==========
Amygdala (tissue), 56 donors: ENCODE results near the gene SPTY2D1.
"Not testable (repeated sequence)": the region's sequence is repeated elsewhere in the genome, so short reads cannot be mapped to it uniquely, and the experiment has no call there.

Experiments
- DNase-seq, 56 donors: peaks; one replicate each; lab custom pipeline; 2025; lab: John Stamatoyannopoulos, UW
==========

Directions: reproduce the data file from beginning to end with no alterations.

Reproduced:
Amygdala (tissue), 56 donors: ENCODE results near the gene SPTY2D1.
"Not testable (repeated sequence)": the region's sequence is repeated elsewhere in the genome, so short reads cannot be mapped to it uniquely, and the experiment has no call there.

Experiments
- DNase-seq, 56 donors: peaks; one replicate each; lab custom pipeline; 2025; lab: John Stamatoyannopoulos, UW